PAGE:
Outdoor Lighting | My Business | Mississippi Power | A Southern Company
  • Katrina 2005-2015
  • Katrina 2005-2015
  • Outdoor Lighting

    Build your own conservation program

    There are three ways in which lighting energy use can be reduced by building owners: implement a greater degree of control over the use of lighting, use more efficient lighting equipment and apply better lighting system design strategies. Translated into a general guide, the goals statement for a comprehensive lighting energy conservation program should read: turn it off when it isn't needed; use the most efficient, suitable equipment; and provide light only where it is needed.

    Consider the cost of energy when retrofitting lighting systems

    When considering lighting system retrofits, remember that the least expensive part of the system on a life-cycle basis is the fixture and lamp. The most expensive component is the energy that the system uses.

    Don't think about first cost only!

    Don't let first cost deter you from investigating some of the more energy-efficient lighting technologies. The most expensive lighting equipment usually consumes the least energy and therefore costs much less to operate. The initial cost of a state-of-the-art system may even be lower than the overall cost of a less expensive and less efficient system if you use fewer fixtures to achieve the same or better light levels, especially if there are utility rebates and other incentives.

    Replace inside and outside mercury lamps

    Get rid of mercury lamps inside and outside a building. Their light output reduces over time, and a dim mercury lamp uses as much energy as a brand new one. Replace them with high-pressure sodium or metal halide lamps.

    Replace mercury lamps

    Get rid of all mercury lamps inside or outside the building! Replace with high-pressure sodium (HPS) or metal halide lamps. These lamps have a higher efficacy (efficiency) than mercury lamps. A 400-watt mercury lamp is rated at about 47 lumens/watt, whereas the same size metal halide lamp is rated at 64 lumens/watt and a similar HPS lamp is rated at 112 lumens/watt. Also, mercury lamps have extremely long lives, but light output reduces drastically as lamps get older. A dim mercury lamp costs as much in energy as a brand new one to operate.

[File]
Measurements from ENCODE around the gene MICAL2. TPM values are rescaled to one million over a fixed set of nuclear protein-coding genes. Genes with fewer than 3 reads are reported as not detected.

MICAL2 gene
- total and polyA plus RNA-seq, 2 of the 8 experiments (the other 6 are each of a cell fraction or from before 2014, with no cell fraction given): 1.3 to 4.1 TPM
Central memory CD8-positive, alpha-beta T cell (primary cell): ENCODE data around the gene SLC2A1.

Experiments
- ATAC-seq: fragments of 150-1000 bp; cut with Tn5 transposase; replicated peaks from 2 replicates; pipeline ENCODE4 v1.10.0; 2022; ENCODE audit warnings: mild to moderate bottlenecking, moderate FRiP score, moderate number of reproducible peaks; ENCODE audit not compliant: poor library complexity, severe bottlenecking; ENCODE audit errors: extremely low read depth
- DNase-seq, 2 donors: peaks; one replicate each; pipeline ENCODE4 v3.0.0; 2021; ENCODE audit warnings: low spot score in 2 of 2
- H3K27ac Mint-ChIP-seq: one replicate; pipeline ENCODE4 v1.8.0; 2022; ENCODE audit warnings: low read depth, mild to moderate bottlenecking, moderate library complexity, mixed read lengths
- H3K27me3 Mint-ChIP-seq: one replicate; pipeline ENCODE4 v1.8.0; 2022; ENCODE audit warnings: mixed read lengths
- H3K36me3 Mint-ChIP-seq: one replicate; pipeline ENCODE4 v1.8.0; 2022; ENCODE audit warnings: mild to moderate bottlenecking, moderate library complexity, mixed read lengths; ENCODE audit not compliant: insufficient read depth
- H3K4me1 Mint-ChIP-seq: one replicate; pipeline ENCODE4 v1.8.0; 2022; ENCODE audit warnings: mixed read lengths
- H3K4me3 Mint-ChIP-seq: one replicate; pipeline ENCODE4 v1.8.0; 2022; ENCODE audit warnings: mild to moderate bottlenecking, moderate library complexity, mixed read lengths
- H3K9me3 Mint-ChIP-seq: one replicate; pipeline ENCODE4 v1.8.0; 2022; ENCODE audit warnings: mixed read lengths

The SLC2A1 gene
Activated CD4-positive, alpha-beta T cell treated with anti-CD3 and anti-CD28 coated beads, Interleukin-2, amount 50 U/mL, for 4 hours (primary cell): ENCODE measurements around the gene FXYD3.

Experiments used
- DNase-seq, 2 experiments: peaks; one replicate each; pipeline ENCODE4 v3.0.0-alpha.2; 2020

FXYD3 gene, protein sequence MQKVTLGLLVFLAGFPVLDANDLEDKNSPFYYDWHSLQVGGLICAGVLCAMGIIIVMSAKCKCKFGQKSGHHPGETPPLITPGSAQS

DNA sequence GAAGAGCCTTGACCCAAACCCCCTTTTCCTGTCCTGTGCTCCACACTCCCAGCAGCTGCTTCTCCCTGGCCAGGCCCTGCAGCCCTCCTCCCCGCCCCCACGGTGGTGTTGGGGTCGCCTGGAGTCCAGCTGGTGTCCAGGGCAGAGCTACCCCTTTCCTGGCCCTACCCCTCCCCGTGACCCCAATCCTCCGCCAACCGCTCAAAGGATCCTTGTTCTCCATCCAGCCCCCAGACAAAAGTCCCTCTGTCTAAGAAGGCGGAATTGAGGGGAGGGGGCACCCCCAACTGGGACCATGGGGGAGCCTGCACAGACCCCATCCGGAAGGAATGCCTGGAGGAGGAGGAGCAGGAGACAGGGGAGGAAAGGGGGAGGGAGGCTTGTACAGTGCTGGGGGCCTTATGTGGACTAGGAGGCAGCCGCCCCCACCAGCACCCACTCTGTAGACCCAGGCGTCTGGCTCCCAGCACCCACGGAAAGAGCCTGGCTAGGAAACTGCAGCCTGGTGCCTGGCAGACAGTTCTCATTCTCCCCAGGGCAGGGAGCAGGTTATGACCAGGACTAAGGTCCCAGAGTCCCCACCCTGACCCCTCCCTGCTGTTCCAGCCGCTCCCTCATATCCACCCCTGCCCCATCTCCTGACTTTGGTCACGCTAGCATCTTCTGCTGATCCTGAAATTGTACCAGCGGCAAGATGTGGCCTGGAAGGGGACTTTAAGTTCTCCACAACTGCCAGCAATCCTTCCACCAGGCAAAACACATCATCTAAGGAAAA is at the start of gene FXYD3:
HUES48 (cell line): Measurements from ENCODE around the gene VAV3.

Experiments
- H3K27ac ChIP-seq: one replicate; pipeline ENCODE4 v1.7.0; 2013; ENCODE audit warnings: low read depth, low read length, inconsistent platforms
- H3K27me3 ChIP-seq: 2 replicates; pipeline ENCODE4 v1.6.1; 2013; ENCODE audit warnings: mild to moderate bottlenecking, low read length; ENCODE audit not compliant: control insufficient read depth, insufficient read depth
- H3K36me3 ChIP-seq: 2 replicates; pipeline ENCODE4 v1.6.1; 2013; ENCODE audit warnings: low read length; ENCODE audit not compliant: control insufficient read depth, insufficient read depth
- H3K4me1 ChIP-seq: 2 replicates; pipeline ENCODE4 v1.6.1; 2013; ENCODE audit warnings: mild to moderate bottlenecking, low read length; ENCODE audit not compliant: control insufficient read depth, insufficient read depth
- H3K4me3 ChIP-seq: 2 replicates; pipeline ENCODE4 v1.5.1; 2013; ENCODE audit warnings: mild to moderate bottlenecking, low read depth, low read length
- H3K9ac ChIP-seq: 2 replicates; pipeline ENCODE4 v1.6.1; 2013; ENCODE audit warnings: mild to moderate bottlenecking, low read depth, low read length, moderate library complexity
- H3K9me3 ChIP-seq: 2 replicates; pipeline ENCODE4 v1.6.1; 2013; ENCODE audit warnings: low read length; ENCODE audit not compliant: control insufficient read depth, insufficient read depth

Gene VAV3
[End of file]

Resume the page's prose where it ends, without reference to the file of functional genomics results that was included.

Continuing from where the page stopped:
The lowest cost lighting isn't usually the lowest purchase price

    Don't let first cost deter you from investigating some of the more energy-efficient lighting technologies. The most expensive lighting equipment usually consumes the least energy and therefore costs much less to run. The initial cost of a state-of-the-art system may even be lower than the overall cost of a less expensive and less efficient system if you use fewer fixtures to achieve the same or better light levels, and if you can tap into utility rebates and other incentives.

    Use life-cycle costs to make decisions

    When considering lighting system retrofits, remember that the least expensive part of the system on a life-cycle basis is the fixture and lamp. The most expensive component is the energy that the system uses. That is why fluorescent lamps are usually much less expensive over the life of the lamp than incandescent.